When your child develops the trademark blisters of the disease, bring him to a pediatrician immediately to confirm the presence of chickenpox. If chickenpox has been confirmed, you can prepare home remedies like oat baths and bergamot oil to relieve your child’s itching throughout the duration of the disease.

However, if your child experiences severe headaches, an oversensitivity to light, breathing difficulties, or the development of rashes on the eyeball, call a pediatrician immediately. These are not typical chickenpox symptoms and may indicate the presence of a more serious disease.

After fully recovering from chickenpox, the chances of contracting the disease a second time is quite rare. However, a dormant version of the varicella-zoster virus can hide within the body and reappear years later as shingles, an infection similar to chickenpox that affects the nerve area. As such, people who have had chickenpox should closely monitor themselves for symptoms of shingles: severe pain and rashes on one side of the body, high fever, and tender lymph nodes.

Thursday, October 24, 2013

Flu Vaccines Options for Children

Once children reach the age of six months, influenza vaccinations become a viable option for fighting against the flu. In fact, the Center for Disease Control and Prevention recommends that children be given the annual influenza vaccination once they are old enough. Seasonal flus are one of the most common illnesses in the country due to their highly contagious nature, affecting both children and adults. As such, getting vaccinated every year can drastically reduce the risk of becoming infected with the flu.

The problem with flu vaccinations is that many young children are afraid of needles and injections, with many children dreading or resisting pediatricians administering the shot. Fortunately, advances in medical technology has allowed vaccinologists to create more flu vaccine options available to the general public.

While the traditional flu shot is still available, vaccinologists have come up with annual influenza vaccine formulations that protects people from four dominant strains of the virus, which is a great improvement from the older trivalent vaccines. In addition, the use of nasal spray vaccinations has been growing in popularity, particularly for children who are afraid of needles. Children who couldn't get flu vaccines in the past due to egg allergies (the use of chicken embryos was the traditional methodology in producing flu vaccines) can now get vaccinated due to a new egg-free flu vaccine that was developed.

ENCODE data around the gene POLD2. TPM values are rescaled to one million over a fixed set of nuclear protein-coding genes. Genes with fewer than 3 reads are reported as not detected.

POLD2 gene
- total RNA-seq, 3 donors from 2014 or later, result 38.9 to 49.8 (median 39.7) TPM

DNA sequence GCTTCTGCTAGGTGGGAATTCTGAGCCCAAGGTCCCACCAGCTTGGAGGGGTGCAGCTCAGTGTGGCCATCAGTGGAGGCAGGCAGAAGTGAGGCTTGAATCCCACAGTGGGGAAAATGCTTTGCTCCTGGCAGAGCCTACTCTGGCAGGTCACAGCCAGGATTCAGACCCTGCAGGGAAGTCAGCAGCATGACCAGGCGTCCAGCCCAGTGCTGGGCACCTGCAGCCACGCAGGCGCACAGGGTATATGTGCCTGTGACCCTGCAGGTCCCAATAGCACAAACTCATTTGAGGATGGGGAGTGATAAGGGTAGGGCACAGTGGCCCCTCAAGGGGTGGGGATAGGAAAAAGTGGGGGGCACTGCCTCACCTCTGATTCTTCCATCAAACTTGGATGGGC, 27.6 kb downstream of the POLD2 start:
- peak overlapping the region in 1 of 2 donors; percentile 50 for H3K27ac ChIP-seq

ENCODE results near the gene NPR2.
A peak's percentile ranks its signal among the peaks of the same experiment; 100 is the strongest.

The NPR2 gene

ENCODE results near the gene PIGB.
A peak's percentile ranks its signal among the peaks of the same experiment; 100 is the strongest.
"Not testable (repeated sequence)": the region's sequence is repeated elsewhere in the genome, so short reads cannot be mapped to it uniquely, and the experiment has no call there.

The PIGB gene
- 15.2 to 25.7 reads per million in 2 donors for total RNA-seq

Thursday, October 10, 2013

Choosing the Right Pediatrician for Your Children

Since there are several significant differences between the body of a child and that of an adult, the medical needs of a child correspondingly vary from those of an adult. As such, children are brought to pediatricians for their medical concerns until their late teens, after which time, they would need to see general practitioners or specialists. Pediatricians, however, are truly specialized in the unique needs of children, which is why it is important for parents to choose their children’s doctor judiciously.

Some doctors recommend looking for a pediatrician as early as 28 weeks into the pregnancy. Deciding on a pediatrician early allows parents to establish a connection and comfort level with the doctor; choosing early also allows the pediatrician to be on hand during the childbirth to conduct any necessary examination on your baby, especially if there is a complication during birth.

Take the time to thoroughly research on the qualifications of pediatricians to ascertain that they meet your particular needs. Although friends will suggest a good pediatrician, their needs may be different from yours; and good pediatricians are not a one-size-fits-all investment. Take the time to know where a pediatrician studied and his or her philosophies on child rearing. Set appointments with the pediatricians that you feel meet your needs in order to get a feel of how they interact with you and your future family member.

Friday, September 27, 2013

What You Need To Know About Well-Child Care Visits

Well-child care visits are important in ensuring your child’s good health. This basically involves regular checkups and wellness examinations in a trusted pediatric clinic, from the time the child is one week old until he or she becomes older.

As opposed to doctor's visits when the child is sick, a well-child visit is more of a regular activity to monitor the child’s overall health and general well-being. The main objective is to make sure that the child is growing normally in all aspects, and to arrest wrong child-rearing practices as early as possible. The child’s height, weight, and other information relevant to his growth and development are recorded and reviewed by the doctor, especially among infants and toddlers.